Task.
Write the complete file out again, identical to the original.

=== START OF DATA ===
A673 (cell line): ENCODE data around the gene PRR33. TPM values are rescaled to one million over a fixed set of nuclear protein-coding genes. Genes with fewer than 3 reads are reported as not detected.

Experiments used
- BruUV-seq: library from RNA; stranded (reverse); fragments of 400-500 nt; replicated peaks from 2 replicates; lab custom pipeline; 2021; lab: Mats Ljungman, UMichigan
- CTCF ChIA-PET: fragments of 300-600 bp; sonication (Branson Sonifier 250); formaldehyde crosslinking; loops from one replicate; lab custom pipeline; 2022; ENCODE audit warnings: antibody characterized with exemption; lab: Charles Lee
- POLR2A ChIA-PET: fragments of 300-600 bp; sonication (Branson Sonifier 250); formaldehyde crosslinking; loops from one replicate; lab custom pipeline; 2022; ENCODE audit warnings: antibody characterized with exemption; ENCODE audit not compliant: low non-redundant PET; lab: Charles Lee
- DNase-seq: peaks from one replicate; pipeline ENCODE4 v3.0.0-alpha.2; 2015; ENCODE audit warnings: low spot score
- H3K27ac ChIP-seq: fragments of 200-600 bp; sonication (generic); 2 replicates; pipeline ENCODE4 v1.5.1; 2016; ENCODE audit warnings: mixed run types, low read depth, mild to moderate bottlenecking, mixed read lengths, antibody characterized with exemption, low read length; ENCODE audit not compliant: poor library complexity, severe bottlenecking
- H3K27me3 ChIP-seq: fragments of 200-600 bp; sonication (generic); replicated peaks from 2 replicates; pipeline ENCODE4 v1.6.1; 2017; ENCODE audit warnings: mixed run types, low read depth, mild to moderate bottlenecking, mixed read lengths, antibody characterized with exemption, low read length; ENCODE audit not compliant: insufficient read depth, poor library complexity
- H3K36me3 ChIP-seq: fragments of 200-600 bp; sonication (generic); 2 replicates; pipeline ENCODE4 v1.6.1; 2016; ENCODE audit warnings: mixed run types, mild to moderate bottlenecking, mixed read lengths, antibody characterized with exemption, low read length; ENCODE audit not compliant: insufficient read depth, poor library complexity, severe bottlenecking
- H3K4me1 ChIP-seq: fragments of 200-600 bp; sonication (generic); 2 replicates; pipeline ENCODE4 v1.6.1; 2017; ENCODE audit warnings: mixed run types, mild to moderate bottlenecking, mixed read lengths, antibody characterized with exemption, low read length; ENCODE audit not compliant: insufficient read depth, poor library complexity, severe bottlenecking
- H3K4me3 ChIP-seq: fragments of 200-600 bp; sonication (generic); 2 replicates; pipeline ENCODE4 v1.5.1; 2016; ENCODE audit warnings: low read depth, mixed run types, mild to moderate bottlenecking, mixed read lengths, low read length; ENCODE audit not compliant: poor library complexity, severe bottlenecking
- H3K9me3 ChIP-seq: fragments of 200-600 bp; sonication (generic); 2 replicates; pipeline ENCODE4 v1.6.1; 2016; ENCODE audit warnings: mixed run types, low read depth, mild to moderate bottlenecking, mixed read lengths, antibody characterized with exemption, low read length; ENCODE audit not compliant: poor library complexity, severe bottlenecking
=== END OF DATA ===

A673 (cell line): ENCODE data around the gene PRR33. TPM values are rescaled to one million over a fixed set of nuclear protein-coding genes. Genes with fewer than 3 reads are reported as not detected.

Experiments used
- BruUV-seq: library from RNA; stranded (reverse); fragments of 400-500 nt; replicated peaks from 2 replicates; lab custom pipeline; 2021; lab: Mats Ljungman, UMichigan
- CTCF ChIA-PET: fragments of 300-600 bp; sonication (Branson Sonifier 250); formaldehyde crosslinking; loops from one replicate; lab custom pipeline; 2022; ENCODE audit warnings: antibody characterized with exemption; lab: Charles Lee
- POLR2A ChIA-PET: fragments of 300-600 bp; sonication (Branson Sonifier 250); formaldehyde crosslinking; loops from one replicate; lab custom pipeline; 2022; ENCODE audit warnings: antibody characterized with exemption; ENCODE audit not compliant: low non-redundant PET; lab: Charles Lee
- DNase-seq: peaks from one replicate; pipeline ENCODE4 v3.0.0-alpha.2; 2015; ENCODE audit warnings: low spot score
- H3K27ac ChIP-seq: fragments of 200-600 bp; sonication (generic); 2 replicates; pipeline ENCODE4 v1.5.1; 2016; ENCODE audit warnings: mixed run types, low read depth, mild to moderate bottlenecking, mixed read lengths, antibody characterized with exemption, low read length; ENCODE audit not compliant: poor library complexity, severe bottlenecking
- H3K27me3 ChIP-seq: fragments of 200-600 bp; sonication (generic); replicated peaks from 2 replicates; pipeline ENCODE4 v1.6.1; 2017; ENCODE audit warnings: mixed run types, low read depth, mild to moderate bottlenecking, mixed read lengths, antibody characterized with exemption, low read length; ENCODE audit not compliant: insufficient read depth, poor library complexity
- H3K36me3 ChIP-seq: fragments of 200-600 bp; sonication (generic); 2 replicates; pipeline ENCODE4 v1.6.1; 2016; ENCODE audit warnings: mixed run types, mild to moderate bottlenecking, mixed read lengths, antibody characterized with exemption, low read length; ENCODE audit not compliant: insufficient read depth, poor library complexity, severe bottlenecking
- H3K4me1 ChIP-seq: fragments of 200-600 bp; sonication (generic); 2 replicates; pipeline ENCODE4 v1.6.1; 2017; ENCODE audit warnings: mixed run types, mild to moderate bottlenecking, mixed read lengths, antibody characterized with exemption, low read length; ENCODE audit not compliant: insufficient read depth, poor library complexity, severe bottlenecking
- H3K4me3 ChIP-seq: fragments of 200-600 bp; sonication (generic); 2 replicates; pipeline ENCODE4 v1.5.1; 2016; ENCODE audit warnings: low read depth, mixed run types, mild to moderate bottlenecking, mixed read lengths, low read length; ENCODE audit not compliant: poor library complexity, severe bottlenecking
- H3K9me3 ChIP-seq: fragments of 200-600 bp; sonication (generic); 2 replicates; pipeline ENCODE4 v1.6.1; 2016; ENCODE audit warnings: mixed run types, low read depth, mild to moderate bottlenecking, mixed read lengths, antibody characterized with exemption, low read length; ENCODE audit not compliant: poor library complexity, severe bottlenecking